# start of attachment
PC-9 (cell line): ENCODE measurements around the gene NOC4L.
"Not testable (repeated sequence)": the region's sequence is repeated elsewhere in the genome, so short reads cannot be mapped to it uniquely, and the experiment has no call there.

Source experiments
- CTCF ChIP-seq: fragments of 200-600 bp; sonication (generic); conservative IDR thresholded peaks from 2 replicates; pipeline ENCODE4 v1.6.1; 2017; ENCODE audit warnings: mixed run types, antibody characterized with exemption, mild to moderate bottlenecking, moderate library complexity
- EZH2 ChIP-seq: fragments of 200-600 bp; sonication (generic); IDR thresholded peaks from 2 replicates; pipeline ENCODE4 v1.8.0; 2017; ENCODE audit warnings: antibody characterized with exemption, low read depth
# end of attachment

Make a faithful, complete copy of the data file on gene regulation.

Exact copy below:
PC-9 (cell line): ENCODE measurements around the gene NOC4L.
"Not testable (repeated sequence)": the region's sequence is repeated elsewhere in the genome, so short reads cannot be mapped to it uniquely, and the experiment has no call there.

Source experiments
- CTCF ChIP-seq: fragments of 200-600 bp; sonication (generic); conservative IDR thresholded peaks from 2 replicates; pipeline ENCODE4 v1.6.1; 2017; ENCODE audit warnings: mixed run types, antibody characterized with exemption, mild to moderate bottlenecking, moderate library complexity
- EZH2 ChIP-seq: fragments of 200-600 bp; sonication (generic); IDR thresholded peaks from 2 replicates; pipeline ENCODE4 v1.8.0; 2017; ENCODE audit warnings: antibody characterized with exemption, low read depth